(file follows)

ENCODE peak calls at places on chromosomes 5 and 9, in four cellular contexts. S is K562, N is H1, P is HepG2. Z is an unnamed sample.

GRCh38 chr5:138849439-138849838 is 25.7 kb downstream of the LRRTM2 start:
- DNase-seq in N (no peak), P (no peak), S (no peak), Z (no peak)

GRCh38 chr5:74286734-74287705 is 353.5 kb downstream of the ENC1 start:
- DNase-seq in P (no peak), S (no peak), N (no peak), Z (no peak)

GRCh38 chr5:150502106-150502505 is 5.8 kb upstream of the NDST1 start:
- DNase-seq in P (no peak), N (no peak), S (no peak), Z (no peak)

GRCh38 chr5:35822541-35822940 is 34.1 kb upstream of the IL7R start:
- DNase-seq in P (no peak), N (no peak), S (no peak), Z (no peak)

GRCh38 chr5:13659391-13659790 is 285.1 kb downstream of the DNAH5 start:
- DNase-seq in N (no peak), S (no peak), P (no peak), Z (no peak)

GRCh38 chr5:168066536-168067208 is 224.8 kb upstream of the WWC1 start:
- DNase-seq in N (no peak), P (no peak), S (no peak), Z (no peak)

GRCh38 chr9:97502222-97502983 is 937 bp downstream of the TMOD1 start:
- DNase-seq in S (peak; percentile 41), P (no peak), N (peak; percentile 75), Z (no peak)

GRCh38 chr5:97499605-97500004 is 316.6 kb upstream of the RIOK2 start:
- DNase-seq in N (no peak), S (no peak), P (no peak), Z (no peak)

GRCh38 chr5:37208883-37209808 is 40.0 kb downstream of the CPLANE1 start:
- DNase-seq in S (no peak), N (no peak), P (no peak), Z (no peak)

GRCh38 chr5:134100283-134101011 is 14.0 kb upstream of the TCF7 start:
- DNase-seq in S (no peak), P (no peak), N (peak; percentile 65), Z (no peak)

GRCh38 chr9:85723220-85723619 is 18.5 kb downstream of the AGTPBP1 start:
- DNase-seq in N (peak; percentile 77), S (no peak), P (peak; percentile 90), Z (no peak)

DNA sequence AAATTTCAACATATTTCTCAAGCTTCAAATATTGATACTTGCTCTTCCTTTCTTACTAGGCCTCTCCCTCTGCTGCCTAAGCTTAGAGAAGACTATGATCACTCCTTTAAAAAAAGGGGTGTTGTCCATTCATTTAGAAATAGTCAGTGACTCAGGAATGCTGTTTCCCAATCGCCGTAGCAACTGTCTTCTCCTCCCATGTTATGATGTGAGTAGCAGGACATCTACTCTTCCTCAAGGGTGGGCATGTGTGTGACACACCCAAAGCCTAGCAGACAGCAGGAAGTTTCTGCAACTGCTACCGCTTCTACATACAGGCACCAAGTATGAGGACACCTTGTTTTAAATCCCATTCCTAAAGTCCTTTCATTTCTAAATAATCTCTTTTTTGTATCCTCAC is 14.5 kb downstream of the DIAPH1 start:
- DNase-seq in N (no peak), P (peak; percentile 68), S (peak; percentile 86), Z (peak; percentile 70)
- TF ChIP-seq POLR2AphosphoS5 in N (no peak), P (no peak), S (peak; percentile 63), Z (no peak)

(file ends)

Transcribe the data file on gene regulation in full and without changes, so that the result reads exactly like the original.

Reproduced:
ENCODE peak calls at places on chromosomes 5 and 9, in four cellular contexts. S is K562, N is H1, P is HepG2. Z is an unnamed sample.

GRCh38 chr5:138849439-138849838 is 25.7 kb downstream of the LRRTM2 start:
- DNase-seq in N (no peak), P (no peak), S (no peak), Z (no peak)

GRCh38 chr5:74286734-74287705 is 353.5 kb downstream of the ENC1 start:
- DNase-seq in P (no peak), S (no peak), N (no peak), Z (no peak)

GRCh38 chr5:150502106-150502505 is 5.8 kb upstream of the NDST1 start:
- DNase-seq in P (no peak), N (no peak), S (no peak), Z (no peak)

GRCh38 chr5:35822541-35822940 is 34.1 kb upstream of the IL7R start:
- DNase-seq in P (no peak), N (no peak), S (no peak), Z (no peak)

GRCh38 chr5:13659391-13659790 is 285.1 kb downstream of the DNAH5 start:
- DNase-seq in N (no peak), S (no peak), P (no peak), Z (no peak)

GRCh38 chr5:168066536-168067208 is 224.8 kb upstream of the WWC1 start:
- DNase-seq in N (no peak), P (no peak), S (no peak), Z (no peak)

GRCh38 chr9:97502222-97502983 is 937 bp downstream of the TMOD1 start:
- DNase-seq in S (peak; percentile 41), P (no peak), N (peak; percentile 75), Z (no peak)

GRCh38 chr5:97499605-97500004 is 316.6 kb upstream of the RIOK2 start:
- DNase-seq in N (no peak), S (no peak), P (no peak), Z (no peak)

GRCh38 chr5:37208883-37209808 is 40.0 kb downstream of the CPLANE1 start:
- DNase-seq in S (no peak), N (no peak), P (no peak), Z (no peak)

GRCh38 chr5:134100283-134101011 is 14.0 kb upstream of the TCF7 start:
- DNase-seq in S (no peak), P (no peak), N (peak; percentile 65), Z (no peak)

GRCh38 chr9:85723220-85723619 is 18.5 kb downstream of the AGTPBP1 start:
- DNase-seq in N (peak; percentile 77), S (no peak), P (peak; percentile 90), Z (no peak)

DNA sequence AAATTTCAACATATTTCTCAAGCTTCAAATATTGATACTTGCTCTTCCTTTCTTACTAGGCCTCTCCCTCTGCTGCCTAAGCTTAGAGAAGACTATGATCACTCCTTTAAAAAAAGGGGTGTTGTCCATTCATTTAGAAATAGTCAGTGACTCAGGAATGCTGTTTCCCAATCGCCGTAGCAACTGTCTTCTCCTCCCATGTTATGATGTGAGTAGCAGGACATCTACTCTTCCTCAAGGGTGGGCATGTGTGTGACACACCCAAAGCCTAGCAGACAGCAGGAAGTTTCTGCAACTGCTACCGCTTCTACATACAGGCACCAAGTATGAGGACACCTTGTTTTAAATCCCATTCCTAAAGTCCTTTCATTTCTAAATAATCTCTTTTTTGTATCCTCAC is 14.5 kb downstream of the DIAPH1 start:
- DNase-seq in N (no peak), P (peak; percentile 68), S (peak; percentile 86), Z (peak; percentile 70)
- TF ChIP-seq POLR2AphosphoS5 in N (no peak), P (no peak), S (peak; percentile 63), Z (no peak)